However, administrative decentralization alone is not enough to achieve fundamental reform in the Iraqi state structure to meet the existing challenges. The reason behind this is that since the modern state was founded in 1921, Iraq has been witnessing different ethnic and zonal conflicts that prevented all Iraqi factions from finding a national agreement on the central state system. This issue cannot be resolved without a decentralized distribution of power at the political and military aspects.
The Iraqi Constitution has clearly adopted the federal system and granted broad powers to the authorities in the provinces in “the practice of legislative, executive and judicial powers,” according to Article 121. Yet the implementation of this perception requires a package of laws and legislation in addition to a series of procedures, which were already initiated in the constitution adopted on Dec. 7, 2005, without being implemented so far.
Most important in Abadi’s reform package is the National Guard draft law, which grants the provinces the right to establish their own security forces that are affiliated with the Iraqi army. This idea is based on the need to involve the people in the provinces in defending their areas from terrorist groups, particularly in liberating the Sunni areas from IS.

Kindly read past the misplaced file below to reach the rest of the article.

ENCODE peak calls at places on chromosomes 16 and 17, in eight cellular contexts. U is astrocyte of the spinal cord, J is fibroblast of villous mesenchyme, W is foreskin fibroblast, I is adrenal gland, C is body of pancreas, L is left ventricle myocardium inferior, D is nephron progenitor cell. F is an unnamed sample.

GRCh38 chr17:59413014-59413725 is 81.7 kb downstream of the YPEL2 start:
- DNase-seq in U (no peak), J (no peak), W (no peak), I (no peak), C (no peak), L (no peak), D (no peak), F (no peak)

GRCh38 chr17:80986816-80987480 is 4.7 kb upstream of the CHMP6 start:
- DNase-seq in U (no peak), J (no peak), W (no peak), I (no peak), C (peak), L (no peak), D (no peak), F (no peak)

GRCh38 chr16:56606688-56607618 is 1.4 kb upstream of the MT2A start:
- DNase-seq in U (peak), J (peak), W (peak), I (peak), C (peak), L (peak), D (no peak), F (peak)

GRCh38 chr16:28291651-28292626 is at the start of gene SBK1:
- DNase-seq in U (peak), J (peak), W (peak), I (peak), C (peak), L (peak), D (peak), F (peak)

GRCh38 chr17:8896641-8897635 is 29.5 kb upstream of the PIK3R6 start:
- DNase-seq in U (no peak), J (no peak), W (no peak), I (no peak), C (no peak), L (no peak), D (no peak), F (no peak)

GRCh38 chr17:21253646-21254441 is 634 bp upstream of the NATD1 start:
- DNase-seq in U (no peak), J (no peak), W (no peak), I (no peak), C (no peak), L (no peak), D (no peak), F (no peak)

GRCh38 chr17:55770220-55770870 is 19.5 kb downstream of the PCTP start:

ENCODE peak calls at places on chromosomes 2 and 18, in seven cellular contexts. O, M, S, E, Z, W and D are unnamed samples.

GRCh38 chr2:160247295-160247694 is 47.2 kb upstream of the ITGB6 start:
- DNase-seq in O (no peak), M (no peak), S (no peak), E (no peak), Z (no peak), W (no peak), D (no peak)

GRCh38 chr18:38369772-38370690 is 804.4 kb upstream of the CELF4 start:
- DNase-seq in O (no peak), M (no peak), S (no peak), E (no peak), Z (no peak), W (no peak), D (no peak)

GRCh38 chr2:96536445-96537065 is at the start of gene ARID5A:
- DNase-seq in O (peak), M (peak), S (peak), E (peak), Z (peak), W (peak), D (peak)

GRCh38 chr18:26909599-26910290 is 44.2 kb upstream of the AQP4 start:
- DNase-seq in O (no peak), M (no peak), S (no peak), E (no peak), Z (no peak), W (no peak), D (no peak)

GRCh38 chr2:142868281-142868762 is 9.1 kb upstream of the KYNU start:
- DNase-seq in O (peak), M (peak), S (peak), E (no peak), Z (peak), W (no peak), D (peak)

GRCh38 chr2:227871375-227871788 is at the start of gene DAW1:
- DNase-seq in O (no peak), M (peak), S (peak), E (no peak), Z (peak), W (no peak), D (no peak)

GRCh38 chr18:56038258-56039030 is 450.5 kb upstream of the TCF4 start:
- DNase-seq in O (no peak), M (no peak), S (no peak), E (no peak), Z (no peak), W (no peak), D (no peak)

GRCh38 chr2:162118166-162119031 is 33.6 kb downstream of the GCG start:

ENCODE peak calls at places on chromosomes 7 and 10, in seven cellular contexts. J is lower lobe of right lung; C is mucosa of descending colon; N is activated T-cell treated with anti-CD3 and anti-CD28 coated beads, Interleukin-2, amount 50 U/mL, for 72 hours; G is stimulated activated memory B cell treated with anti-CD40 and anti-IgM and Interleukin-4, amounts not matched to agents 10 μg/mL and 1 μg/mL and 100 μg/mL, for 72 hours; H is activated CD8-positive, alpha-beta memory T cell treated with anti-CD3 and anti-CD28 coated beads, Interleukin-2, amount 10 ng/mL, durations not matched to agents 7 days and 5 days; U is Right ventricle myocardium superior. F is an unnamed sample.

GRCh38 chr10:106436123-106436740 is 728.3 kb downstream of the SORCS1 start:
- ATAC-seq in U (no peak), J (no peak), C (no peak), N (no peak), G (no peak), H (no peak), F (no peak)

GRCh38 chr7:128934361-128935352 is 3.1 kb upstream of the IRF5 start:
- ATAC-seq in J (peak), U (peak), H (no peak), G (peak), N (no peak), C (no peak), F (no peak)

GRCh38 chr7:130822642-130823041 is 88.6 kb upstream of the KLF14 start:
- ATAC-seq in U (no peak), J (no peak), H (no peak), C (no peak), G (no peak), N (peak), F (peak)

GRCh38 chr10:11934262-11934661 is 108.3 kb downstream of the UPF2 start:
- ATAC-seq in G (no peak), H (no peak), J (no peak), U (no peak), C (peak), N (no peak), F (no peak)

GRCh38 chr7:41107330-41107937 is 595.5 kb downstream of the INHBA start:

In addition to the need to take into consideration the perception of decentralization in the existing reform project, major challenges require attention so that the federation or decentralization do not lead to further division and conflict, which would be the end of Iraq’s unity.
Most important among these challenges is the adoption of federalism on the basis of ethnic and religious divisions, which could grant or strengthen the sectarian identity in the provinces. But this would cause further displacements and conflicts among the Iraqi components.
The federal partition plan based on geographical and economic requirements and on the proportion of the population is considered an alternative project devoid of sectarian division. Thus, rather than putting forward the idea of a Shiite region and a Sunni region, administrative, political and security powers will be distributed among regions and provinces that have various geographic, economic and demographic particularities, including the above-mentioned aspects, not only the presence of a religious or ethnic majority there. This is confirmed by the fact that the economic and demographic reality of the Sunni and Shiite areas are not harmonious to even support the idea of giving each sect its own region. There is even a different reality for each region, which requires the consideration of this issue with professionalism and economic and political objectivity.
Abadi’s reform project cannot succeed unless there is a drastic solution to the problem of the weak and inefficient centralized state system that has the various powers. This requires efforts to find a national agreement on the distribution of powers in accordance with practically studied mechanisms and to not slide into sectarian divisions that would drag Iraq into additional problems.
The real decentralized system could eventually lead to more extreme options such as the formation of sectarian and nationalist regions. This requires hard work in order to achieve a real decentralization in the state administration in the long run to ensure that each province has its particularity and ability to manage its own work and investments and to develop its potentials without the curatorship of the central state.